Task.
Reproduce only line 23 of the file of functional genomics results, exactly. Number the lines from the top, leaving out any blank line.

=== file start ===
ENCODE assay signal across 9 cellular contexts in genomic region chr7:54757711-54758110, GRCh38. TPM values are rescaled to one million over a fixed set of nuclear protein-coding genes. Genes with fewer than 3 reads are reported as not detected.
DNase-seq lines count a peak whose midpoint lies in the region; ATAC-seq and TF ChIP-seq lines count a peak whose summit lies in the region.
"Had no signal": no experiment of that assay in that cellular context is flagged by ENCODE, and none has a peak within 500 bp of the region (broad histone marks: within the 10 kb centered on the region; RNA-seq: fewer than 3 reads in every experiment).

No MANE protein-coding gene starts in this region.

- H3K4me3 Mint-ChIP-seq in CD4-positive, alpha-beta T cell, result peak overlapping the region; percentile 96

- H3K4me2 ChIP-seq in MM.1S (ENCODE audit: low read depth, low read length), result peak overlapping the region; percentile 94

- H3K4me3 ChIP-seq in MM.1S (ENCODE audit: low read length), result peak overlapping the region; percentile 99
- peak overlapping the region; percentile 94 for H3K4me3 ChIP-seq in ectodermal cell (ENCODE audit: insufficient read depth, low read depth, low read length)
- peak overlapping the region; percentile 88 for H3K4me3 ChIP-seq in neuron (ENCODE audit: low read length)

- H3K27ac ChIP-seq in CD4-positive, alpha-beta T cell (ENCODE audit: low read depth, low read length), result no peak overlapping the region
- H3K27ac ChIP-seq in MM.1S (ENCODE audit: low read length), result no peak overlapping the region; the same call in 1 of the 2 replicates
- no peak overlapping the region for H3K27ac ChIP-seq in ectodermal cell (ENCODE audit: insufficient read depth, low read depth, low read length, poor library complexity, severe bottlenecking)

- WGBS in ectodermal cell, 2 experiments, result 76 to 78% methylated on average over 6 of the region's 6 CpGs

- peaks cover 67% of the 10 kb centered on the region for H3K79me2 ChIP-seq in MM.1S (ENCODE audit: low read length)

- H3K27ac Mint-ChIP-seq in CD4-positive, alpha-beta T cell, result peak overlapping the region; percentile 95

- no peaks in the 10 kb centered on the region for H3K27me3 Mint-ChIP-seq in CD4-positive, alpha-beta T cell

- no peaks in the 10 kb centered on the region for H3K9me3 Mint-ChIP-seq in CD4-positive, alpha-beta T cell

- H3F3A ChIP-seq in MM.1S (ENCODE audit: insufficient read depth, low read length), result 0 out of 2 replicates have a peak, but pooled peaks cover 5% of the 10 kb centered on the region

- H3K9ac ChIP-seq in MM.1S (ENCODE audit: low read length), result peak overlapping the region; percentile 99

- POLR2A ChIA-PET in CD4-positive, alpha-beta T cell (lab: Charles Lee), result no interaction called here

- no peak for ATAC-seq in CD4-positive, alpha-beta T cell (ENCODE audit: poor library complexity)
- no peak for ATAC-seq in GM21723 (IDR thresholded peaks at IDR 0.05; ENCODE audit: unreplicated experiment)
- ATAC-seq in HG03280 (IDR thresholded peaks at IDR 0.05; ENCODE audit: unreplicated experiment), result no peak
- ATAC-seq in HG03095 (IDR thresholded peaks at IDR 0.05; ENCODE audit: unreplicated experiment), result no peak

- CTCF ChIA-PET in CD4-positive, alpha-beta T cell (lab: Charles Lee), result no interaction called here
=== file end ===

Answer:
- ATAC-seq in HG03280 (IDR thresholded peaks at IDR 0.05; ENCODE audit: unreplicated experiment), result no peak